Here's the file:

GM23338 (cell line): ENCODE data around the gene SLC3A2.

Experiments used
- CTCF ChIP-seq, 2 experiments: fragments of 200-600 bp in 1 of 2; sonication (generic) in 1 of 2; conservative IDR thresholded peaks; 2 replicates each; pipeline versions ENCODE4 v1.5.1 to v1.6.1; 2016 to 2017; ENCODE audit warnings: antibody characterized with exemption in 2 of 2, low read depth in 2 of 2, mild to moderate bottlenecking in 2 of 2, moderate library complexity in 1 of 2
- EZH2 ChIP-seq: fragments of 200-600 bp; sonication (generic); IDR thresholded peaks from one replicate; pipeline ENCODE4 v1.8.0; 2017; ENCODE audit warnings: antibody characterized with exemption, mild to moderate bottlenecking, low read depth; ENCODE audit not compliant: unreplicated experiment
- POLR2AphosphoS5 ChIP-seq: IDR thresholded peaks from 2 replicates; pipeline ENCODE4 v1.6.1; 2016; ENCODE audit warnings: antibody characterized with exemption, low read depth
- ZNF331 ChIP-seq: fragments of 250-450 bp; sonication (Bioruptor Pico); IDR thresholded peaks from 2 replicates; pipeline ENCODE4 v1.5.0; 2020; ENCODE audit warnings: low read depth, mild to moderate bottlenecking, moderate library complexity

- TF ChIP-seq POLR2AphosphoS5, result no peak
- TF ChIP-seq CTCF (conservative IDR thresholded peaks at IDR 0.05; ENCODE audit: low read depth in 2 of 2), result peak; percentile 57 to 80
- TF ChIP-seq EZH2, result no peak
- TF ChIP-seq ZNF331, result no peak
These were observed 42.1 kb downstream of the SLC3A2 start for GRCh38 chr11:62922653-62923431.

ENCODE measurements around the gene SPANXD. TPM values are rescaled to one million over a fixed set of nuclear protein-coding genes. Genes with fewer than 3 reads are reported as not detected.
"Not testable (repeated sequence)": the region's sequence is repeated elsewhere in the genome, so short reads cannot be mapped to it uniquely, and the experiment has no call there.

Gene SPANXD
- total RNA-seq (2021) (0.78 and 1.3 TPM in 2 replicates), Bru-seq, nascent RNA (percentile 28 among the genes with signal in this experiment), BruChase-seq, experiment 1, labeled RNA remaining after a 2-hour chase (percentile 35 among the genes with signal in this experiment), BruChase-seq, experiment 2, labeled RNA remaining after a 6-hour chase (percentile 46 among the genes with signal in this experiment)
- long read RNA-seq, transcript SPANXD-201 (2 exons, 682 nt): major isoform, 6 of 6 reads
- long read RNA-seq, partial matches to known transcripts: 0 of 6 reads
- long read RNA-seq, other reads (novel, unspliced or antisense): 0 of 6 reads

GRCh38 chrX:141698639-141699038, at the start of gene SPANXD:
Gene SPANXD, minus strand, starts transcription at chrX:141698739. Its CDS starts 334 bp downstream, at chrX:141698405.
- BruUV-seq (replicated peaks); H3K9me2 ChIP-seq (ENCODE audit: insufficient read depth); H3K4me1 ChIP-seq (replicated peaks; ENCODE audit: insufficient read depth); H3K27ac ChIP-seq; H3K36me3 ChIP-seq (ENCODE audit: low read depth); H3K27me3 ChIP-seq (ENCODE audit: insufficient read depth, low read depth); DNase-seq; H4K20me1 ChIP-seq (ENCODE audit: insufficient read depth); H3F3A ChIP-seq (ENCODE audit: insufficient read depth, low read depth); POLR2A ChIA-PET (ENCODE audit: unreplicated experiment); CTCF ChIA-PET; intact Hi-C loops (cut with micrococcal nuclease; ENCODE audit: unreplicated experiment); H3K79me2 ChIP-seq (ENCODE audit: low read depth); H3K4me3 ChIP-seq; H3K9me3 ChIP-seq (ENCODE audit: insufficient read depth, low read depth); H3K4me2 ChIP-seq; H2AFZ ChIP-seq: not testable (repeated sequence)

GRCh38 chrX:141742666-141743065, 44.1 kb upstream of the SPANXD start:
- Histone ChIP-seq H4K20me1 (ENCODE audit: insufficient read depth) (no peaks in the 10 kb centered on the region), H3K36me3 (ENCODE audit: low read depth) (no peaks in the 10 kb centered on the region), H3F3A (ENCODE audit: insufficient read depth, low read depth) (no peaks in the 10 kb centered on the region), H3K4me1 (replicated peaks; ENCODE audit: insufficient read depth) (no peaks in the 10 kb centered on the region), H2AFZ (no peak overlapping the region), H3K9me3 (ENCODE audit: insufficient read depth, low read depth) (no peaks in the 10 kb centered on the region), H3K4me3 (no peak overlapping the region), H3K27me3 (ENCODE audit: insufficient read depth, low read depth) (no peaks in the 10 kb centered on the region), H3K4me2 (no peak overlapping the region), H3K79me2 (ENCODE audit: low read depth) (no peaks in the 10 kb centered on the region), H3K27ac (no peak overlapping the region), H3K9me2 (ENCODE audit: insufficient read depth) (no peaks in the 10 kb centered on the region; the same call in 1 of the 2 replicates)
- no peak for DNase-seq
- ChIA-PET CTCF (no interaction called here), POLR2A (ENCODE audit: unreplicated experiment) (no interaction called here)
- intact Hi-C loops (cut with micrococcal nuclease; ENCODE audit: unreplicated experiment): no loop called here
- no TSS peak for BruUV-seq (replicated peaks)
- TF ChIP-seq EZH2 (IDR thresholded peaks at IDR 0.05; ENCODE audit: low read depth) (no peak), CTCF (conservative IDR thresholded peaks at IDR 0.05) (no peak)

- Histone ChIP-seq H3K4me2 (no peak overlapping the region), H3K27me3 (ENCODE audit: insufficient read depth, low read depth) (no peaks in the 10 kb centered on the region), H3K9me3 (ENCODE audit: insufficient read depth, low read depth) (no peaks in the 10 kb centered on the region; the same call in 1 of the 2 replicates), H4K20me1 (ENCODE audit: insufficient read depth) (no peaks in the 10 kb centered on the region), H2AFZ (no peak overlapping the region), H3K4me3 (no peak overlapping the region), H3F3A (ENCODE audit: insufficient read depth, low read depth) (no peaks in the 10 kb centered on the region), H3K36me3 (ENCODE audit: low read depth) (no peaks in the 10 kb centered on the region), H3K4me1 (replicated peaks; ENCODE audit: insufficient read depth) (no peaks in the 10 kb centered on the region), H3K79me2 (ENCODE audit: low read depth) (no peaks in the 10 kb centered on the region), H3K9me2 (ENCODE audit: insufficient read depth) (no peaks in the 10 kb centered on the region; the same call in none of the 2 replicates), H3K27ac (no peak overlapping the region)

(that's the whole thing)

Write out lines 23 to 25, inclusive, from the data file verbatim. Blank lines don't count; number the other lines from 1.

- Histone ChIP-seq H4K20me1 (ENCODE audit: insufficient read depth) (no peaks in the 10 kb centered on the region), H3K36me3 (ENCODE audit: low read depth) (no peaks in the 10 kb centered on the region), H3F3A (ENCODE audit: insufficient read depth, low read depth) (no peaks in the 10 kb centered on the region), H3K4me1 (replicated peaks; ENCODE audit: insufficient read depth) (no peaks in the 10 kb centered on the region), H2AFZ (no peak overlapping the region), H3K9me3 (ENCODE audit: insufficient read depth, low read depth) (no peaks in the 10 kb centered on the region), H3K4me3 (no peak overlapping the region), H3K27me3 (ENCODE audit: insufficient read depth, low read depth) (no peaks in the 10 kb centered on the region), H3K4me2 (no peak overlapping the region), H3K79me2 (ENCODE audit: low read depth) (no peaks in the 10 kb centered on the region), H3K27ac (no peak overlapping the region), H3K9me2 (ENCODE audit: insufficient read depth) (no peaks in the 10 kb centered on the region; the same call in 1 of the 2 replicates)
- no peak for DNase-seq
- ChIA-PET CTCF (no interaction called here), POLR2A (ENCODE audit: unreplicated experiment) (no interaction called here)